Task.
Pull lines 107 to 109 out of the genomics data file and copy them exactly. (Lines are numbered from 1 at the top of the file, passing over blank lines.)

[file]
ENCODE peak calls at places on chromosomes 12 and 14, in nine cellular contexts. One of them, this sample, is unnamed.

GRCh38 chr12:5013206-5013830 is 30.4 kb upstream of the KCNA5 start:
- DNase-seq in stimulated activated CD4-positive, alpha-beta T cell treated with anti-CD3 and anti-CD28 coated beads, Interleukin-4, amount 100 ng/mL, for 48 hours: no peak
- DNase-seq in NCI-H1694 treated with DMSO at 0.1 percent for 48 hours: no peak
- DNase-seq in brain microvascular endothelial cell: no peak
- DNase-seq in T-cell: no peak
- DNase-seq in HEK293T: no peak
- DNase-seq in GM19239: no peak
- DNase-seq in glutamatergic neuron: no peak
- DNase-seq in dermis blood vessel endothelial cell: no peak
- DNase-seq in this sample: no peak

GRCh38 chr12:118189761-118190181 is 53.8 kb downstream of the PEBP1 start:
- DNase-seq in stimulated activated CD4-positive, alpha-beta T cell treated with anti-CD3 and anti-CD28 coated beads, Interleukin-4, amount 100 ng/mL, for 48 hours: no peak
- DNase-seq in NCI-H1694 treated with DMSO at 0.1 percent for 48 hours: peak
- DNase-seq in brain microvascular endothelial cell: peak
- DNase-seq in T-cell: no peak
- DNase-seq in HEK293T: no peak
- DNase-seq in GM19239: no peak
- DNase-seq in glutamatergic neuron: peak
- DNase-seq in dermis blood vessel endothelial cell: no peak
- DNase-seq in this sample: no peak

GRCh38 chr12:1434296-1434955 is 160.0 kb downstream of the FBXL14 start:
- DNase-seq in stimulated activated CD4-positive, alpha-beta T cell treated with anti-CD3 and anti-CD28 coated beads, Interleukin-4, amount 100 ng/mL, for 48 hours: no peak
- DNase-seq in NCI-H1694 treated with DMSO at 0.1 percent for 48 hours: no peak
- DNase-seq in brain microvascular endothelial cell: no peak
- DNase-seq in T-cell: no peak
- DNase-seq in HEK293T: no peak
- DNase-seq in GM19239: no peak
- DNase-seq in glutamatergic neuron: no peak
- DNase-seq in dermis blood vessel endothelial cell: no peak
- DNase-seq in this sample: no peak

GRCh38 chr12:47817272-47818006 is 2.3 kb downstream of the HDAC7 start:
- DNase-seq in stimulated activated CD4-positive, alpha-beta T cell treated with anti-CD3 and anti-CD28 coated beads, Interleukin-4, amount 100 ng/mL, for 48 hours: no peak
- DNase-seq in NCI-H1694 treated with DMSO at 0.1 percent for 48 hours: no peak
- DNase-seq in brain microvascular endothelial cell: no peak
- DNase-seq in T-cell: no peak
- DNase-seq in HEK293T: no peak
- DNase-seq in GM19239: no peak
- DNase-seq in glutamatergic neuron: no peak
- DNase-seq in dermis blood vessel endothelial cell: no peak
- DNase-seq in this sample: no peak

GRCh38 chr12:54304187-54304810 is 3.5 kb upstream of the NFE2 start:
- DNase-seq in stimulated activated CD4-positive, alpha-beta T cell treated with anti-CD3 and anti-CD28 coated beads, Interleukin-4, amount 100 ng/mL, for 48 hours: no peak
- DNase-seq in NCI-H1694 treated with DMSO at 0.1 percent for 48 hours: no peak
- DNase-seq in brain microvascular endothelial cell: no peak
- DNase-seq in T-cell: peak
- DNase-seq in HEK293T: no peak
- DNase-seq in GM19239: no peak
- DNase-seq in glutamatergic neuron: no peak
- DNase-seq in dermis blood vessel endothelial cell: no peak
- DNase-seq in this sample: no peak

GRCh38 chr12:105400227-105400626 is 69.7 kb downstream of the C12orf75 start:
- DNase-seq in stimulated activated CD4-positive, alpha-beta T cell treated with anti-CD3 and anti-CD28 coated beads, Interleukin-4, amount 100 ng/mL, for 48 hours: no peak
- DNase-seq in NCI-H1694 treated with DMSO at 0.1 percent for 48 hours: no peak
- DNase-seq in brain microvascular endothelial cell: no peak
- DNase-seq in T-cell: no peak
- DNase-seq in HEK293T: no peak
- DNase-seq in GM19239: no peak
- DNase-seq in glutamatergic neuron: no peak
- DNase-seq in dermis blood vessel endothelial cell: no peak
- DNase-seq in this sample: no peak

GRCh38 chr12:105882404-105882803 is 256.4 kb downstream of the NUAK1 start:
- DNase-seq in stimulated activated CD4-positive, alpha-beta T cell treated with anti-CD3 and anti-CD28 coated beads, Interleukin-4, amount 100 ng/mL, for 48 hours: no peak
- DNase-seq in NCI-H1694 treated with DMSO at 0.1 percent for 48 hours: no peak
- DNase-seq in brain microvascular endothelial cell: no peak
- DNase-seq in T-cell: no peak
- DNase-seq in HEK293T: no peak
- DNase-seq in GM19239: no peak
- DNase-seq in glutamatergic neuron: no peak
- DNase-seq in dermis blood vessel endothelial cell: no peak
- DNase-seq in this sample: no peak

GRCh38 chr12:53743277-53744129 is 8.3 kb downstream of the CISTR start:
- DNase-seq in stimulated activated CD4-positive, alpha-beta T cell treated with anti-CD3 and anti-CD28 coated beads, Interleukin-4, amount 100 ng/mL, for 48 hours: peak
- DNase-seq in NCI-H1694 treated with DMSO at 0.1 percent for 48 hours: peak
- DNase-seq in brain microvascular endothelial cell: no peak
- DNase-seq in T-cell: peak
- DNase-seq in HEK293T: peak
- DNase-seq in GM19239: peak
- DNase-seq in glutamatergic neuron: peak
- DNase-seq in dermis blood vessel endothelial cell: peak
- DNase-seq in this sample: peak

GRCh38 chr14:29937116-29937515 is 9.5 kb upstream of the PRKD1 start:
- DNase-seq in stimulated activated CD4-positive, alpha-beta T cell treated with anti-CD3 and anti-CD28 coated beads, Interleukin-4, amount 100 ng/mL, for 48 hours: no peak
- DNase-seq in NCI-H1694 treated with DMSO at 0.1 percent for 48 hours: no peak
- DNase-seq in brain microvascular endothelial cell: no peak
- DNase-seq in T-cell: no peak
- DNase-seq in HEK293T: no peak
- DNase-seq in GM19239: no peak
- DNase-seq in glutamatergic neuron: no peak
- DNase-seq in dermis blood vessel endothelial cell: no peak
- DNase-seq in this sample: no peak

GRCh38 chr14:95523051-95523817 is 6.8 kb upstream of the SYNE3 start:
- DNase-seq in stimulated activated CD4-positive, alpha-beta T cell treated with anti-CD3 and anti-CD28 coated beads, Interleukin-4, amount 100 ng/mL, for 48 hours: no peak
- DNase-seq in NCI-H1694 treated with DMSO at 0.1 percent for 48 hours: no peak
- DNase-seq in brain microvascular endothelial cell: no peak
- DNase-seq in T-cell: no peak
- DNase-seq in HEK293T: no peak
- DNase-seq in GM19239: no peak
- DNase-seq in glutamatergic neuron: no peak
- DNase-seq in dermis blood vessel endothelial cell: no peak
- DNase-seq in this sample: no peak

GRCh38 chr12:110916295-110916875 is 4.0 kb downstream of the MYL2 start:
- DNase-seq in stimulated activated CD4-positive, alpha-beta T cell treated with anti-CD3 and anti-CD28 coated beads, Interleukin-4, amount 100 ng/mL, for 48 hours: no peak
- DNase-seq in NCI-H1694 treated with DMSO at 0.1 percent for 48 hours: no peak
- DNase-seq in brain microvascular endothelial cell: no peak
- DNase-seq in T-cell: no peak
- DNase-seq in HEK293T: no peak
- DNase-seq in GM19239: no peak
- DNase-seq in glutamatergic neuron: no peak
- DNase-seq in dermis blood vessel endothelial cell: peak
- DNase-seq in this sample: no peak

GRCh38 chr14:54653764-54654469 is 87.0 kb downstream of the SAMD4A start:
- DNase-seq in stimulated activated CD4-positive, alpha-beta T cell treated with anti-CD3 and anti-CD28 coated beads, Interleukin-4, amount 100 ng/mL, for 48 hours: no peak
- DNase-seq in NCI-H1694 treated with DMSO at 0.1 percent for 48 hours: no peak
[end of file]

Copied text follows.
- DNase-seq in HEK293T: no peak
- DNase-seq in GM19239: no peak
- DNase-seq in glutamatergic neuron: no peak